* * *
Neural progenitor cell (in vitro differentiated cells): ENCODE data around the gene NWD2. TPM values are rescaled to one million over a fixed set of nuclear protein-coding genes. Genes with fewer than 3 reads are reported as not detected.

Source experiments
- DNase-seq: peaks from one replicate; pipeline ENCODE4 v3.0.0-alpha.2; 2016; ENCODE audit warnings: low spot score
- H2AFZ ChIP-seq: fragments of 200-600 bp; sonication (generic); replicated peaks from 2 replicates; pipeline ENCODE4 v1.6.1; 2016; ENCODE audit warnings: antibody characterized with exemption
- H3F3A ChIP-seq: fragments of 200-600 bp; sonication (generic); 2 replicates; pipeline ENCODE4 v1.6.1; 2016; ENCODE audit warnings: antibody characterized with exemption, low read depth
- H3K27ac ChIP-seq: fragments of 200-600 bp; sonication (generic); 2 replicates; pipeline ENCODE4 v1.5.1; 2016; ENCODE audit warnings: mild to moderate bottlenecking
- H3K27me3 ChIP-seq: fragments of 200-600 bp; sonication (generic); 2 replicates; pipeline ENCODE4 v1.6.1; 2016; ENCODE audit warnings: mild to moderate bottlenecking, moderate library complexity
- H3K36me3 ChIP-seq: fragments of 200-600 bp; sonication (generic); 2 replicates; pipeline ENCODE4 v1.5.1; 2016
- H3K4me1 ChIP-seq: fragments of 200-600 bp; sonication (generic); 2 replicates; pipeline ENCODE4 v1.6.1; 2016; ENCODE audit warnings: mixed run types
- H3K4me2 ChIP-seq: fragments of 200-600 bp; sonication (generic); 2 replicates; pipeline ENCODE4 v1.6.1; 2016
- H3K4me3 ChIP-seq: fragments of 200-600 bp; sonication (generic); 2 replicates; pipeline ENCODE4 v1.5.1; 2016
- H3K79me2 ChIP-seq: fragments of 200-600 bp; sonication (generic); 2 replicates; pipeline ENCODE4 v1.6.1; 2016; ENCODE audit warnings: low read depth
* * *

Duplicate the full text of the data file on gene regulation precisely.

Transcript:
Neural progenitor cell (in vitro differentiated cells): ENCODE data around the gene NWD2. TPM values are rescaled to one million over a fixed set of nuclear protein-coding genes. Genes with fewer than 3 reads are reported as not detected.

Source experiments
- DNase-seq: peaks from one replicate; pipeline ENCODE4 v3.0.0-alpha.2; 2016; ENCODE audit warnings: low spot score
- H2AFZ ChIP-seq: fragments of 200-600 bp; sonication (generic); replicated peaks from 2 replicates; pipeline ENCODE4 v1.6.1; 2016; ENCODE audit warnings: antibody characterized with exemption
- H3F3A ChIP-seq: fragments of 200-600 bp; sonication (generic); 2 replicates; pipeline ENCODE4 v1.6.1; 2016; ENCODE audit warnings: antibody characterized with exemption, low read depth
- H3K27ac ChIP-seq: fragments of 200-600 bp; sonication (generic); 2 replicates; pipeline ENCODE4 v1.5.1; 2016; ENCODE audit warnings: mild to moderate bottlenecking
- H3K27me3 ChIP-seq: fragments of 200-600 bp; sonication (generic); 2 replicates; pipeline ENCODE4 v1.6.1; 2016; ENCODE audit warnings: mild to moderate bottlenecking, moderate library complexity
- H3K36me3 ChIP-seq: fragments of 200-600 bp; sonication (generic); 2 replicates; pipeline ENCODE4 v1.5.1; 2016
- H3K4me1 ChIP-seq: fragments of 200-600 bp; sonication (generic); 2 replicates; pipeline ENCODE4 v1.6.1; 2016; ENCODE audit warnings: mixed run types
- H3K4me2 ChIP-seq: fragments of 200-600 bp; sonication (generic); 2 replicates; pipeline ENCODE4 v1.6.1; 2016
- H3K4me3 ChIP-seq: fragments of 200-600 bp; sonication (generic); 2 replicates; pipeline ENCODE4 v1.5.1; 2016
- H3K79me2 ChIP-seq: fragments of 200-600 bp; sonication (generic); 2 replicates; pipeline ENCODE4 v1.6.1; 2016; ENCODE audit warnings: low read depth